Malaysia: Cagamas to seek new investors for first non-ringgit sukuk
KUALA LUMPUR: Malaysia's Cagamas Bhd will target new investors across the Middle East and Europe for its first foreign currency sukuk this year.
The state-backed mortgage lender set up a US$2.5bil multi-currency sukuk programme in November, after issuing conventional bonds in yuan, Hong Kong dollars and US dollars that year.
"We would have to look into new markets where we have not interacted with investors yet, for example, the Middle East, the greater part of Europe, Taiwan and Japan," chief executive officer Chung Chee Leong told Reuters in an interview.
Foreign investors may be more cautious after Malaysia cut its economic forecast and shrunk its budget for the year, to reflect lower revenues from oil and gas.
"You'll see some investors may choose to do a more stringent credit assessment before they invest in a Cagamas paper," said Chung.
"In our new issuance, we may need to engage with them more. They may have more questions, we'll be happy to answer." The company's fundamentals in terms of its capital position, asset quality and profitability were still strong, he added.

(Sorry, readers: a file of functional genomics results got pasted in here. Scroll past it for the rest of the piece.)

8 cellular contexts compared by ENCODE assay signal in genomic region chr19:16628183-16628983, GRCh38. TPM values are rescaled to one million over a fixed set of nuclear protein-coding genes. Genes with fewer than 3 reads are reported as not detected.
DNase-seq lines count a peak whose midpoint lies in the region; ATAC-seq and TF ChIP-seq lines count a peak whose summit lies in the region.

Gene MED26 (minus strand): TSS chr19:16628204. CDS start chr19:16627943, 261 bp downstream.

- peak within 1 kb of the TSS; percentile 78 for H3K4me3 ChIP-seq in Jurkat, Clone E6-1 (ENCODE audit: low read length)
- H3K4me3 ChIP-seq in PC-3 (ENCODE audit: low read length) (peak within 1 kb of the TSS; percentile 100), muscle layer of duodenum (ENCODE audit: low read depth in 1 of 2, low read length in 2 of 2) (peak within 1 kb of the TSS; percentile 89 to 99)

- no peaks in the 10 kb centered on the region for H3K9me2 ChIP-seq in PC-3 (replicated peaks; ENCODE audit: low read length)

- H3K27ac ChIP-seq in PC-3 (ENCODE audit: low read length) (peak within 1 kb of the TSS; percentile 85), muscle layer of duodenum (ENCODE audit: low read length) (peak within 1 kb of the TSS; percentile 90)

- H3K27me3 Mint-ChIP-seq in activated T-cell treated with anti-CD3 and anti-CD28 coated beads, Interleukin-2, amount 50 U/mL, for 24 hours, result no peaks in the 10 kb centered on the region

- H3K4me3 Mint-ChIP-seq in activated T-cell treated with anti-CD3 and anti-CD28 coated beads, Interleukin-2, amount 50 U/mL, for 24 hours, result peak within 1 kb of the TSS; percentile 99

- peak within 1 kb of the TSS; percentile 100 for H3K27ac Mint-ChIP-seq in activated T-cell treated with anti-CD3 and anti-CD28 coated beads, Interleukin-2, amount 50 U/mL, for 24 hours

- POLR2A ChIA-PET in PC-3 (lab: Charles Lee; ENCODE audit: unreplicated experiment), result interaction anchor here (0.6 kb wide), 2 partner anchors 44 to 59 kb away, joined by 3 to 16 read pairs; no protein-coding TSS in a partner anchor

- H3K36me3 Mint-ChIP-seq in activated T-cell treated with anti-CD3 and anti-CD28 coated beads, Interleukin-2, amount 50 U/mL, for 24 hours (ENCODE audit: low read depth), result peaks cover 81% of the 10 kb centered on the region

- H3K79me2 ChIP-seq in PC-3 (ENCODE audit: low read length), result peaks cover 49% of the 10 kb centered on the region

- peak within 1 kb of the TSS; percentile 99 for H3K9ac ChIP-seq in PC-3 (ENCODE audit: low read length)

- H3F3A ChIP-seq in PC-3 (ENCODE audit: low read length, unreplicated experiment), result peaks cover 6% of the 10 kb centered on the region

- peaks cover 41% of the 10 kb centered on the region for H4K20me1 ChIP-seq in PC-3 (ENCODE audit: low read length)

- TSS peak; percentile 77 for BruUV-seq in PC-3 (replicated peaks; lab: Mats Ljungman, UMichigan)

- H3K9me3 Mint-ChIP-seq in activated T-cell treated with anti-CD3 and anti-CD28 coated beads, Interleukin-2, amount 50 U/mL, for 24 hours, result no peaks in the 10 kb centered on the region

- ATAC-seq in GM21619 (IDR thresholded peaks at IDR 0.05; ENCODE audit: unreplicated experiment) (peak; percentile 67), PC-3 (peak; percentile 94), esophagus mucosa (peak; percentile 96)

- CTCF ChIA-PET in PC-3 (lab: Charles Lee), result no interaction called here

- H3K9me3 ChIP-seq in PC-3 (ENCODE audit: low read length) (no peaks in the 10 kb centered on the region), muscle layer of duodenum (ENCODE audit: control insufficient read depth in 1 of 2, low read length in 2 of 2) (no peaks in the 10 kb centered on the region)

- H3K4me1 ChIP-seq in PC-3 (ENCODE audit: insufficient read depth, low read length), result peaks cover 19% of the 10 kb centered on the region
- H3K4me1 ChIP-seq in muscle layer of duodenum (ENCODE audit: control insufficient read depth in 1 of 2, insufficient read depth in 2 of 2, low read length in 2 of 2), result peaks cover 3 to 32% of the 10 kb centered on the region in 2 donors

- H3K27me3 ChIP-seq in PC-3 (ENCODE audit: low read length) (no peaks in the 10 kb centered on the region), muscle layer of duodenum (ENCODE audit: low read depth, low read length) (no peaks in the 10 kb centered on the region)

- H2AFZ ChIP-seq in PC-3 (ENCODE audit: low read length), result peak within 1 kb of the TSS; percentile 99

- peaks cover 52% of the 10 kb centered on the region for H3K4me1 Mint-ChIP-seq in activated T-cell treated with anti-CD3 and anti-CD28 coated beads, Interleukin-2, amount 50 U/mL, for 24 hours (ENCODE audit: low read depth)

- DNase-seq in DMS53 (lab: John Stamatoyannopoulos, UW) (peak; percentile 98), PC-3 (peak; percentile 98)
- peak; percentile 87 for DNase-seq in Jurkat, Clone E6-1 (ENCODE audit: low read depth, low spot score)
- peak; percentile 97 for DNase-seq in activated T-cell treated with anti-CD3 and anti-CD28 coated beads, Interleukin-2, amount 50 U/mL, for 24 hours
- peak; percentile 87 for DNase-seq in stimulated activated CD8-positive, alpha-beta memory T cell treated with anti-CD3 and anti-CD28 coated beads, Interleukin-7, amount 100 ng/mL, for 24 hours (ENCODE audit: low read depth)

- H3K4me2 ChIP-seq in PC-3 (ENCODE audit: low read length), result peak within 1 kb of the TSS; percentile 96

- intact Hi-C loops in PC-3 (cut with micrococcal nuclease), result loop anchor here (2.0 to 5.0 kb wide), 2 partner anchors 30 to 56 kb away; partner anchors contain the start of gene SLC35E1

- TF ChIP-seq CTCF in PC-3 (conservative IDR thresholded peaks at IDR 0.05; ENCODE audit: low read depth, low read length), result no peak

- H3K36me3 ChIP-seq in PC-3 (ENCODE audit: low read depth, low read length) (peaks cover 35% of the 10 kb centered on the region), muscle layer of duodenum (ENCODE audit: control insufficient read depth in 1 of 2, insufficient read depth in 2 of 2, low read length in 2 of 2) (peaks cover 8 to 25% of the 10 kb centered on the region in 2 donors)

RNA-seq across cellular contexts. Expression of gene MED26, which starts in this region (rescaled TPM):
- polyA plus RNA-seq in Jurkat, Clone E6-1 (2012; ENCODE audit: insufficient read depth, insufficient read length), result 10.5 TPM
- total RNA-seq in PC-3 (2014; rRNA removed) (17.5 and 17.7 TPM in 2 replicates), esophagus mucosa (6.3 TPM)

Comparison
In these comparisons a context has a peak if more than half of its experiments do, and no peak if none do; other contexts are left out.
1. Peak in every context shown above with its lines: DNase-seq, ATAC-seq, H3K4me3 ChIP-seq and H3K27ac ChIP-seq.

Cagamas is aiming to further diversify its investors and will seek more participation from sovereign wealth funds.
"It's important because it shows that they recognise us as a paper they can invest in. They have a more stringent criteria compared to the funds," said Chung.
Cagamas provides liquidity to primary lenders of housing loans to promote home ownership, by issuing bonds and sukuk to make those purchases.
It is Malaysia's second-largest issuer of debt instruments behind the government. The country's central bank, CIMB Group Holdings Bhd and RHB Bank own stakes in the company.
About 52% of its current portfolio is Islamic.
For its foreign currency issuance last year, the company had met investors in Asia and London to create awareness of its business model.
"What they want is diversity. The market was looking for issuers from emerging markets like Malaysia," said Chung.
The company hopes its move into foreign markets can set the price benchmarks for local bond issuers to follow suit.
"We want others to look at opportunities when it makes economic sense, for others to tap into those markets.